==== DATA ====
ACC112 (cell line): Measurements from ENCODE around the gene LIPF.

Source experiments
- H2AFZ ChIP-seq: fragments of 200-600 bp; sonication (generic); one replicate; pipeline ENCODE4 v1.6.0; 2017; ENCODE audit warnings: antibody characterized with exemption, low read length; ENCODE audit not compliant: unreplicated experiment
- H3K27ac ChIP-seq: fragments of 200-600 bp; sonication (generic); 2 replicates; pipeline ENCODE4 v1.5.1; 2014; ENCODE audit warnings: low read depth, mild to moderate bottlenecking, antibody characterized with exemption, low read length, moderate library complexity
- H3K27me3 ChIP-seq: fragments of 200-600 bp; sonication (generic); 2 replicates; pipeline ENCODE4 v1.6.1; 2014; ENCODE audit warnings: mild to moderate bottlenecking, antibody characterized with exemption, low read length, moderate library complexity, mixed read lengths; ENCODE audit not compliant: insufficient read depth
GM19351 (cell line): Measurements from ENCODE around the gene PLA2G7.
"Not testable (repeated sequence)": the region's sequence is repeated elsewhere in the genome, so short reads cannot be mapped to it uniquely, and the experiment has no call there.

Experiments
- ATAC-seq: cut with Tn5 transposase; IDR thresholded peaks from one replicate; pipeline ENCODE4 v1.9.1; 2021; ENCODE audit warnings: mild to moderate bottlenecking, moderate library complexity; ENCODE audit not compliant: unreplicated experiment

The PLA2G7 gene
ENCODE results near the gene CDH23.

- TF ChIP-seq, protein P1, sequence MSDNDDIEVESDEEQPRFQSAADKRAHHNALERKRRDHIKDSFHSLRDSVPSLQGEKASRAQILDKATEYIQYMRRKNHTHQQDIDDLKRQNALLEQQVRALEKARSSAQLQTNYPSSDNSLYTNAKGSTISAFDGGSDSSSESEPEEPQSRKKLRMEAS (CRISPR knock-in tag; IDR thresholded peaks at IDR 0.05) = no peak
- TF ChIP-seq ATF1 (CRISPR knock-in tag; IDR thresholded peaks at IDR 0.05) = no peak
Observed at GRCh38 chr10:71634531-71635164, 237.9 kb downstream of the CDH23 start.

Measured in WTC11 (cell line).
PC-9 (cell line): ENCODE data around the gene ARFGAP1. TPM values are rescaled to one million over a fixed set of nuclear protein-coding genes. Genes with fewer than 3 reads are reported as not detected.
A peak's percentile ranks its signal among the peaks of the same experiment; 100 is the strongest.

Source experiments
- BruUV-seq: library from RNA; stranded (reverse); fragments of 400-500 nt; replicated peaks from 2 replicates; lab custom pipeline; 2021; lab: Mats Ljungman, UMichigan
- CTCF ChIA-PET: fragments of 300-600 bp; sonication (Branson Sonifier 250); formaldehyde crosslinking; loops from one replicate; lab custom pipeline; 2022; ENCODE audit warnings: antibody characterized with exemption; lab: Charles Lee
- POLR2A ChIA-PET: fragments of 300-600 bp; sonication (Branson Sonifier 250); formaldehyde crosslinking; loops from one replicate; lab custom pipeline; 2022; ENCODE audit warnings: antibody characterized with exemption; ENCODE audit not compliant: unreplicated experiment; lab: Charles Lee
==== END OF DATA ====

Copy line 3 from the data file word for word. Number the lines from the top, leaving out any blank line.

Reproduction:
- H2AFZ ChIP-seq: fragments of 200-600 bp; sonication (generic); one replicate; pipeline ENCODE4 v1.6.0; 2017; ENCODE audit warnings: antibody characterized with exemption, low read length; ENCODE audit not compliant: unreplicated experiment